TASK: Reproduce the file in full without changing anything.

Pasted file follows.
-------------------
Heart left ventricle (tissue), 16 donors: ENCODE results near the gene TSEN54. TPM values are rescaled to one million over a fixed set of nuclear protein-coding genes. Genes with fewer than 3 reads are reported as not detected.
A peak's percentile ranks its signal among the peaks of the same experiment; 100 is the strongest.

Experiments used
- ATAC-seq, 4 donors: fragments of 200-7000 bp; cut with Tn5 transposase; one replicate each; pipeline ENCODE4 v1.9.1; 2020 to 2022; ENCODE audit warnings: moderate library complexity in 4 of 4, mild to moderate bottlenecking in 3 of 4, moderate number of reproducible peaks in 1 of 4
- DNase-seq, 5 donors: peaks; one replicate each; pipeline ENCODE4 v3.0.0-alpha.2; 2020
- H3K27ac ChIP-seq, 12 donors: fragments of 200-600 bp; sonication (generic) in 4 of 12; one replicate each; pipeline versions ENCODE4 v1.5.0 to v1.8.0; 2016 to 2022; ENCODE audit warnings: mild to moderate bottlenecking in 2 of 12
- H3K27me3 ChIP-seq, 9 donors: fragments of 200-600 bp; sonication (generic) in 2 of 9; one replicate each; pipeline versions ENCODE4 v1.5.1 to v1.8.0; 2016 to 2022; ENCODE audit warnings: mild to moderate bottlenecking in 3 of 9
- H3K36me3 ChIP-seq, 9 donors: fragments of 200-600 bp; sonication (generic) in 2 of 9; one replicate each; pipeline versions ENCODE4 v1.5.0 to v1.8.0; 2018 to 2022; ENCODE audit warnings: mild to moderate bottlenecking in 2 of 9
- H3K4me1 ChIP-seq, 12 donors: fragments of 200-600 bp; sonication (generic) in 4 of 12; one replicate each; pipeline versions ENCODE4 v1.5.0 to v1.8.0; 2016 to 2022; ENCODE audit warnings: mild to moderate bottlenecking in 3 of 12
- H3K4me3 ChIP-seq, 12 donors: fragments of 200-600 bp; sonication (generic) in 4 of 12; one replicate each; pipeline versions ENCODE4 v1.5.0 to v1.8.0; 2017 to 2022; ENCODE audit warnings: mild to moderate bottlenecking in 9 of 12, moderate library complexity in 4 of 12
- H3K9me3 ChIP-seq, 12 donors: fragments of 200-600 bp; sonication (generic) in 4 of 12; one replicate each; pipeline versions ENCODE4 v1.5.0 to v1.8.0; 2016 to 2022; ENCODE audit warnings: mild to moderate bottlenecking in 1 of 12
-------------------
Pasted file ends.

Heart left ventricle (tissue), 16 donors: ENCODE results near the gene TSEN54. TPM values are rescaled to one million over a fixed set of nuclear protein-coding genes. Genes with fewer than 3 reads are reported as not detected.
A peak's percentile ranks its signal among the peaks of the same experiment; 100 is the strongest.

Experiments used
- ATAC-seq, 4 donors: fragments of 200-7000 bp; cut with Tn5 transposase; one replicate each; pipeline ENCODE4 v1.9.1; 2020 to 2022; ENCODE audit warnings: moderate library complexity in 4 of 4, mild to moderate bottlenecking in 3 of 4, moderate number of reproducible peaks in 1 of 4
- DNase-seq, 5 donors: peaks; one replicate each; pipeline ENCODE4 v3.0.0-alpha.2; 2020
- H3K27ac ChIP-seq, 12 donors: fragments of 200-600 bp; sonication (generic) in 4 of 12; one replicate each; pipeline versions ENCODE4 v1.5.0 to v1.8.0; 2016 to 2022; ENCODE audit warnings: mild to moderate bottlenecking in 2 of 12
- H3K27me3 ChIP-seq, 9 donors: fragments of 200-600 bp; sonication (generic) in 2 of 9; one replicate each; pipeline versions ENCODE4 v1.5.1 to v1.8.0; 2016 to 2022; ENCODE audit warnings: mild to moderate bottlenecking in 3 of 9
- H3K36me3 ChIP-seq, 9 donors: fragments of 200-600 bp; sonication (generic) in 2 of 9; one replicate each; pipeline versions ENCODE4 v1.5.0 to v1.8.0; 2018 to 2022; ENCODE audit warnings: mild to moderate bottlenecking in 2 of 9
- H3K4me1 ChIP-seq, 12 donors: fragments of 200-600 bp; sonication (generic) in 4 of 12; one replicate each; pipeline versions ENCODE4 v1.5.0 to v1.8.0; 2016 to 2022; ENCODE audit warnings: mild to moderate bottlenecking in 3 of 12
- H3K4me3 ChIP-seq, 12 donors: fragments of 200-600 bp; sonication (generic) in 4 of 12; one replicate each; pipeline versions ENCODE4 v1.5.0 to v1.8.0; 2017 to 2022; ENCODE audit warnings: mild to moderate bottlenecking in 9 of 12, moderate library complexity in 4 of 12
- H3K9me3 ChIP-seq, 12 donors: fragments of 200-600 bp; sonication (generic) in 4 of 12; one replicate each; pipeline versions ENCODE4 v1.5.0 to v1.8.0; 2016 to 2022; ENCODE audit warnings: mild to moderate bottlenecking in 1 of 12